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Tariq Gibran
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bobbytan wrote:
You are right. Been down that road too. When we were in Iceland we were speeding to get to our location as the setting sun was just spectacular ... but we couldn't get there in time. If we did we would all have taken a few grab shots as there wouldn't be time to set the tripod up. So yes, the magical light may last no longer than a minute. It's just that I have not seen it described this way.



What I'm describing is actually different than planning ahead and trying to capture a known phenomenon. The rainbow analogy is closer as it's unpredictable. In my case, I'm thinking of fast moving cloudscapes which change in appearance by the second AND where the composition of the clouds with the land also changes of course. That's why I describe it as "Decisive Moment" because it's the intersection of just the right composition of fleeting elements captured at the exact right moment. More fleeting than even a rainbow and not as predictable as the magic hour (though, of course, even that is not predictable with regard to composition, clouds, etc.). "Run-and-gun" landscape photography!



Sep 04, 2016 at 04:46 PM
gdanmitchell
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rbf_ wrote:
I find that I often feel frantic as I don't often have time to be waiting for the light in a decent location. If the conditions seem good and I'm reasonably near any of my pre staked out locations I'll try to get there in time. Hopefully with enough time to setup the tripod, compose and get a few shots I like this new term, Decisive Moment landscape photography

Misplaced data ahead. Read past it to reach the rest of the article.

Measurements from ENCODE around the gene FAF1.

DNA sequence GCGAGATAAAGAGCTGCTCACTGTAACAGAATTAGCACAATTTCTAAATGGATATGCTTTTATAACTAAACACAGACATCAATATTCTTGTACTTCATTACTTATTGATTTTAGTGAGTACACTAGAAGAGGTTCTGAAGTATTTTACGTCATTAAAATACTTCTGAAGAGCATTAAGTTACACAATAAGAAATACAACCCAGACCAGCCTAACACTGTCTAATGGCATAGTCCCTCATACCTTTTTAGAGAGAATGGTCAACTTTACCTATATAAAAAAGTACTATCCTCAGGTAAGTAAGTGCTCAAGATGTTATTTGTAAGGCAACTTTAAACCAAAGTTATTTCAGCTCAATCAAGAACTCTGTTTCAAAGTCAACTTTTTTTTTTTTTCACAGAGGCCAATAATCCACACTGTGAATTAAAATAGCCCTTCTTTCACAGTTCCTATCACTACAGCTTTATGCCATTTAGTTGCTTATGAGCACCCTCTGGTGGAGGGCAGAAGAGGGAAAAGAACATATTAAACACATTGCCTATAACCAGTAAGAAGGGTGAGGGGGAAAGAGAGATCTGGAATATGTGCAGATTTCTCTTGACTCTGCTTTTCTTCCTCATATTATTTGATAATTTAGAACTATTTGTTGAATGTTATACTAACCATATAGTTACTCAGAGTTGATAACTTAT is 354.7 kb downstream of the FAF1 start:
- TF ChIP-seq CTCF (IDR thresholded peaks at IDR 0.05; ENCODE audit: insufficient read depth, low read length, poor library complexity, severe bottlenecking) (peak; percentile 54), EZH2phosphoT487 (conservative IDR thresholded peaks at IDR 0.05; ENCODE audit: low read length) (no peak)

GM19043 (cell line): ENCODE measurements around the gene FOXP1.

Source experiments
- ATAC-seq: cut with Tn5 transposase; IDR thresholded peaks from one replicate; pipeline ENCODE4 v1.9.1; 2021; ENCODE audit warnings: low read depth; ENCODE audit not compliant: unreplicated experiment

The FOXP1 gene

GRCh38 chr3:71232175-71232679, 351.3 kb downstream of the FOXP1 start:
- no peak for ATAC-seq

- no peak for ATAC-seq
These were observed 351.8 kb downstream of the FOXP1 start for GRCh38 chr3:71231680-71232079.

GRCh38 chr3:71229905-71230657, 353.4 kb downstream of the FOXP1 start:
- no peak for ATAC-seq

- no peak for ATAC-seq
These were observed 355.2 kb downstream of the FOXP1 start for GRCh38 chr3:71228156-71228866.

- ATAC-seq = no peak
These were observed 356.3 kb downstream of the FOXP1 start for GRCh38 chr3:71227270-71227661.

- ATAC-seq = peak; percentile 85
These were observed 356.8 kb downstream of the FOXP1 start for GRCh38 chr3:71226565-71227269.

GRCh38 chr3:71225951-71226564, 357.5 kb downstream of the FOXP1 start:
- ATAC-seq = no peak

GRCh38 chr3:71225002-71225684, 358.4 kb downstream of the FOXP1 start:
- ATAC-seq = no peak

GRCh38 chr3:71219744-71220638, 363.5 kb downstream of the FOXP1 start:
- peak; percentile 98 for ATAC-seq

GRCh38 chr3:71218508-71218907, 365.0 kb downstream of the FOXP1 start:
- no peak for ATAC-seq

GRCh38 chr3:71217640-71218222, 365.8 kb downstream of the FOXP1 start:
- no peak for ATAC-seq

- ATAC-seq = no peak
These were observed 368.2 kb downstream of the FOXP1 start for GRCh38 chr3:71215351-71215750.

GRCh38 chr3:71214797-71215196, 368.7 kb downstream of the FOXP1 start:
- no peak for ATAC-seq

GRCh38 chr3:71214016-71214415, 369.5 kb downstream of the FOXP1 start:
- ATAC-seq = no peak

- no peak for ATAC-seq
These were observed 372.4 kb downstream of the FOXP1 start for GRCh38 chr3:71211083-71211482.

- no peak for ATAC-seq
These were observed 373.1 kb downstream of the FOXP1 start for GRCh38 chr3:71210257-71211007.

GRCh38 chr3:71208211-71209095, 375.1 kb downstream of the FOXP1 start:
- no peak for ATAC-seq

I shared another of my terms with Bill Neill recently post-visualization. ;-)

Sometimes it is the case that we go out with a very specific image in mind and that we arrive at that spot at the right time with the image more or less already in mind. Sometimes I almost do that when I return to a location that I have previously photographed in order to refine my vision of the subject.

More typically we go to a general location or subject and then we "hunt," looking around for the specific subject and composition that we will photograph and only discovering it as we do this careful assessment and looking on the scene.